My Professional Connections…

 

Create a map of your current and potential professional connections:

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  • Choose two professional connections you have in your map. Evaluate their impact on your practice and professional community.

Parents & Caregivers:

I believe that my role as a teacher is to serve the student, which flows onto the parent or caregiver of that child.  This relationship has always been an interesting one.  Students do much better socially and academically when they know their parent is interested in their learning, and expect good results.  I have also found from experience, that often the parents/caregivers who spend quality time teaching their child about values and morals do well at school.

I know that it is important to build strong relationships with the families of the students that I teach.  They are the crucial link to the child’s success.  This can be challenging if you have never met the parent!  The impact of this has moved me with the support of my school to use classroom blogs for all classes.  During Term 1 individual student blogs for Years 4-8 will also be up and running.  It is my hope that we will be able to build stronger relationships with parents with the use of technology.  We are now able to email out links to parents so they can view their child’s learning when it’s fresh.  They will  be free to comment on it showing their interest.  It also provides another way to begin building relationships with those parents I have never met, either due to work commitments or other reasons.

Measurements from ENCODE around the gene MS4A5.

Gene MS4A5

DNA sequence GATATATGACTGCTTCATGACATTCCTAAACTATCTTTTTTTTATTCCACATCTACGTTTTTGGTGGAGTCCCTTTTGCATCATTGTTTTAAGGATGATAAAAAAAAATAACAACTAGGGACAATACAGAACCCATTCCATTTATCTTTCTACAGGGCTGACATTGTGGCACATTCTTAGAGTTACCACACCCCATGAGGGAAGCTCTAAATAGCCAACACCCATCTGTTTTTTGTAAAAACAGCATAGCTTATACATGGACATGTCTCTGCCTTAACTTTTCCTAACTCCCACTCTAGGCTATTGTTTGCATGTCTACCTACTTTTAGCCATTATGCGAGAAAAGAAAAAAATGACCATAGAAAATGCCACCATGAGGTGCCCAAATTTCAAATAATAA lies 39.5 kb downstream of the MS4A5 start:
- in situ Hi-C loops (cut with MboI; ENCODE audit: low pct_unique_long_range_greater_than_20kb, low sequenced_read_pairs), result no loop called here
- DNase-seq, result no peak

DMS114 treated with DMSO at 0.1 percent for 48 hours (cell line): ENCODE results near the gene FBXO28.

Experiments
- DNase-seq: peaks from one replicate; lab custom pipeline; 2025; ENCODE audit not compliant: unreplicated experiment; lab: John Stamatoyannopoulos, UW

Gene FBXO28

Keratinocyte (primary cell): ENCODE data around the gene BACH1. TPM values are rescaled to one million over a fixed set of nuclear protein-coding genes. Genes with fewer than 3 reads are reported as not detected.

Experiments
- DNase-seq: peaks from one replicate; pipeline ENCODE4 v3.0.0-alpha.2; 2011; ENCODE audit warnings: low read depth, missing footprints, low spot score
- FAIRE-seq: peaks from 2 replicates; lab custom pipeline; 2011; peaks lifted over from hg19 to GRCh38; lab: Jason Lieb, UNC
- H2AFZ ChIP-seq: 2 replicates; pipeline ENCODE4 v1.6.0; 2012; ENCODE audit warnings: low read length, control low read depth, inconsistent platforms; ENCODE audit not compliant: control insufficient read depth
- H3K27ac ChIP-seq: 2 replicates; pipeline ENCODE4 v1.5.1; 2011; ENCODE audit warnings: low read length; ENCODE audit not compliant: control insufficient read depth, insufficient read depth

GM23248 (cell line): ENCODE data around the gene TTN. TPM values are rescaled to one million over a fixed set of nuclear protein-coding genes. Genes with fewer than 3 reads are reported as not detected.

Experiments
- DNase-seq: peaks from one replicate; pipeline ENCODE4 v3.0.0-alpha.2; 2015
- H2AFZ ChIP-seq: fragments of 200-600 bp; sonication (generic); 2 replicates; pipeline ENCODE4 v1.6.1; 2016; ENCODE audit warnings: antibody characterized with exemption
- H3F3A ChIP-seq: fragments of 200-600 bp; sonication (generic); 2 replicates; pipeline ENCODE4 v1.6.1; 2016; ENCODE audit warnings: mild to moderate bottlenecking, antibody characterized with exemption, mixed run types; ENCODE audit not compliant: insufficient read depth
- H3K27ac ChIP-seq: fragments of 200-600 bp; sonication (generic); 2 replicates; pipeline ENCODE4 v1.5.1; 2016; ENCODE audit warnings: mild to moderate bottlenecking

Professional Peers At School:

I believe that teaching should be transparent and focused.  We are role models with everything we say and do.  This is the choice we make when we become a teacher.  I am fortunate to work with professional peers who are open to learning technology that will support their student’s learning.  I have had the privilege to work at a few schools over the years and have found it fascinating that some teachers, even though they know why they are learning a new skill, are not taking the time to embed it in their practice.  Would we let the student in our class act the same way when we are trying to move them forward with their learning?

How does this impact my practice?  Schools are only as good as their teachers.  We are a professional body who are entrusted with the development of young minds.  I do not find it easy constantly learning, but for me, in this role, there is no other option.  Teaching is learning.  I feel that teachers who are not up for the challenge, or find excuses for not keeping to agreed goals need to rethink their purpose.  If they are unable to keep pace, will the students in their class?  I have worked in both the corporate and educational sector.   In the corporate world they do not accept excuses for something not being done.  I believe this should be the same in the education sector.  Yes, support and professional learning must be provided to up-skill teaching staff around New Zealand.  But, we must make sure that those who have the skill, passion and time, are up there teaching our children.

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